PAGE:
Second: Bridge the divide between the government and the opposition and create a national salvation united front.

Third: Focus on stopping the exodus of the population from Armenia proper.

Fourth: Stop the pillaging of Armenia’s wealth and resources and the accumulation of foreign debt.

Fifth: Aim to reduce its reliance on Russia and expectations from Russia during a time of need; and look to rely on its own military capabilities and activate diaspora participation.

On the international front, Armenia should turn the page on its foreign policy.

- First, replace its foreign minister who agreed to the infamous Protocols.

- Withdraw formally from the Protocol agreements with Turkey.

- Stop repeats of “football diplomacy”. Withdraw the invitation extended to the Turkish President for the Genocide Centennial.

- Withdraw from negotiations within the OSCE Minsk framework if Azeri murderous transgressions continue and resort to formal recognition of Nagorno-Karabakh’s independence.

- Confront Kazakhstan’s President and expose his insult.

- Disband the diaspora ministry in Armenia and replace it with an Armenia, Nagorno-Karabakh and diaspora, national security agency.

- Start emergency negotiations with the United States and acquire security guarantees against an Azeri invasion.

- Expose the Warlick proposals as one sided, unwise and dangerous for Armenia.

- Be proactive on the world stage with friends of Armenia and confront those that aid and abet Azerbaijan.

- Highlight the long list of Armenia and Nagorno-Karabakh soldiers murdered by Azerbaijan.

- Execute the Nagorno-Karabakh army’s new policy of overtaking the Azeri position from which attacks are launched.

- Analyze and pinpoint Azerbaijan’s most vulnerable targets to hit first, in case of war.

- Bring Turkey to court over its blockade of Armenia, and its usurpation of Armenian territory and property.

It is extremely inspiring to witness the overwhelming support of the veterans of the first Nagorno-Karapakh war volunteering with the soldiers on the front lines. Notwithstanding, with all the hardware Azerbaijan has acquired: the warplanes, the drones, the attack helicopters, tanks, and missile systems, it may not take long to obliterate Armenian defenses and destroy what took so long to build. This would then leave Armenia and Nagorno-Karabakh vulnerable and defenseless against an all out invasion.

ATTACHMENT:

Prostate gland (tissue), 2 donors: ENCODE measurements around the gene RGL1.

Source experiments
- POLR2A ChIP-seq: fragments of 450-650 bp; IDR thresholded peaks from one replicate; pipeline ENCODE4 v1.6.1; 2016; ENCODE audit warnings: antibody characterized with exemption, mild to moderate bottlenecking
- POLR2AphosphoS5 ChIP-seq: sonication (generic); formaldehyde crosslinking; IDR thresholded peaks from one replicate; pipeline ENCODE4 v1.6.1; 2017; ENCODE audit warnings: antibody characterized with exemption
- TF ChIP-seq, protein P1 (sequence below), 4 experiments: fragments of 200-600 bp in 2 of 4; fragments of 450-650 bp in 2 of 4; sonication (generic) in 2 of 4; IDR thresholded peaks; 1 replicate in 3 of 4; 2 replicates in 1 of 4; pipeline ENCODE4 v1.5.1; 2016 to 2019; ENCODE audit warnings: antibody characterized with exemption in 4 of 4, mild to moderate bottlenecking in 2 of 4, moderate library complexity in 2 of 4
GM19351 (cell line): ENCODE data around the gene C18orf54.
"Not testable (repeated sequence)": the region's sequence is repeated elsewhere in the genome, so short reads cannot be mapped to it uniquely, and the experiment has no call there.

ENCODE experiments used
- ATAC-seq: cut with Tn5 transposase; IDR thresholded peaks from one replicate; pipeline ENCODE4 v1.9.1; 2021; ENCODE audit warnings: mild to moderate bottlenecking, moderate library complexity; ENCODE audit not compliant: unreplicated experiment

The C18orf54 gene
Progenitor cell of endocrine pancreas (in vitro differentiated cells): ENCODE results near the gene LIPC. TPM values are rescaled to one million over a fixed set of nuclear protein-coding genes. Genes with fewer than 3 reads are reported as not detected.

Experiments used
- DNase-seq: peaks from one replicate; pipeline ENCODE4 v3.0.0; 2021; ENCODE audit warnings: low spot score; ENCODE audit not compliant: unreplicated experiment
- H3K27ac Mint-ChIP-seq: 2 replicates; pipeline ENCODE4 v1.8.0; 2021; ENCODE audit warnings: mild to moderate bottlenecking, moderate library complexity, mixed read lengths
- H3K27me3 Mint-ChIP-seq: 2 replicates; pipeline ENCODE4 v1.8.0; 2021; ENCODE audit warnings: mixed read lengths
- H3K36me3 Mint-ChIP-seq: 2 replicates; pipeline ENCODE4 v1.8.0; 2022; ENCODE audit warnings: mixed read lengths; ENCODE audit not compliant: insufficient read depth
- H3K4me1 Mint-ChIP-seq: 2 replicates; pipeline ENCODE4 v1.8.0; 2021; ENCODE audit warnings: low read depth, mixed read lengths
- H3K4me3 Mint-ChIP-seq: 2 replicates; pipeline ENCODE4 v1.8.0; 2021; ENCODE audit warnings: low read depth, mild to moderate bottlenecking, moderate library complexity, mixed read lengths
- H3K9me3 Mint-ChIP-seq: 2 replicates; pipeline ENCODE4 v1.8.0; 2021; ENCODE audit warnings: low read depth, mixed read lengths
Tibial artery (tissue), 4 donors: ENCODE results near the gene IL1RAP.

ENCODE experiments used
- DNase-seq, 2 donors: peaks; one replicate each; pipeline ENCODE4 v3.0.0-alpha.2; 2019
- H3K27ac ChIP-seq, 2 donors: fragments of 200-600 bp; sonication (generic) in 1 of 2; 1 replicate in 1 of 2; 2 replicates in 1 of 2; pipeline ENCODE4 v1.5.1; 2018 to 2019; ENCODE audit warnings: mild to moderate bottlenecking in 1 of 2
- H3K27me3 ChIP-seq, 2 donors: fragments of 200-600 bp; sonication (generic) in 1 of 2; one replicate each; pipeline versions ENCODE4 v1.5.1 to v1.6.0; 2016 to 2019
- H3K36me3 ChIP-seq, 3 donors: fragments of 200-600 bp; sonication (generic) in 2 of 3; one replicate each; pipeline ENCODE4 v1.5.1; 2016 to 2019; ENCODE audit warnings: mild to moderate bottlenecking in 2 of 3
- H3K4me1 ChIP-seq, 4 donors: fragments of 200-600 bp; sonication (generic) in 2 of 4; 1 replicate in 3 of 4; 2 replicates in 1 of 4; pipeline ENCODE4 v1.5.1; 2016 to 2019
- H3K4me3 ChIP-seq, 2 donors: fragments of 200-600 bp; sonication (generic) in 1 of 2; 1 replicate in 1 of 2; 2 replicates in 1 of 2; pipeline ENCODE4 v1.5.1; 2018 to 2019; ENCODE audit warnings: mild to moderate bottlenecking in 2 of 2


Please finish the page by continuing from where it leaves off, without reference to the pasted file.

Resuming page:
Necessary measures for Azerbaijan:

First: Stop killing our soldiers. Stop spewing hatred toward Armenians. Rehabilitate its abhorrent human rights record and stop abuses in its armed forces. Stop imprisoning opposition candidates and journalists.

Second: Realize that in case of war, it is going to suffer the destruction of its oil fields and pipelines, the major source of its revenue and support.

Third: While Baku itself was spared in the first war, this time around it will be a target of Armenian Forces.

Fourth: The dictatorship of the Aleyev dynasty will be held accountable to its people for the injustices committed and its corrupt pillaging of the country’s wealth.

Fifth: The West will lose interest in Azerbaijan, once its oil fields are burning.

Sixth: Nakhichevan, the other region donated to Azerbaijan by Stalin, will be retaken.

Seventh: The Mingechaur reservoirs on the Azerbeijan side, will be retaken.

What should Armenians worldwide do?
- Help strengthen Nagorno-Karabakh.
- Help inspire change in Armenia so people will not want to leave.
- Consider themselves Armenian Army reservists, and if possible, train and volunteer for service.
- Expose Azerbaijan and Turkey for their Human Rights violations.

Credit needs to be given to our Nagorno Karabakh soldiers, who have shown extreme valor and competence on the front. Nonetheless, they need our support now and if and when war comes. We have to be ready, our survival as a nation depends on it.

       Kantsasar Weekly  Diario Armenia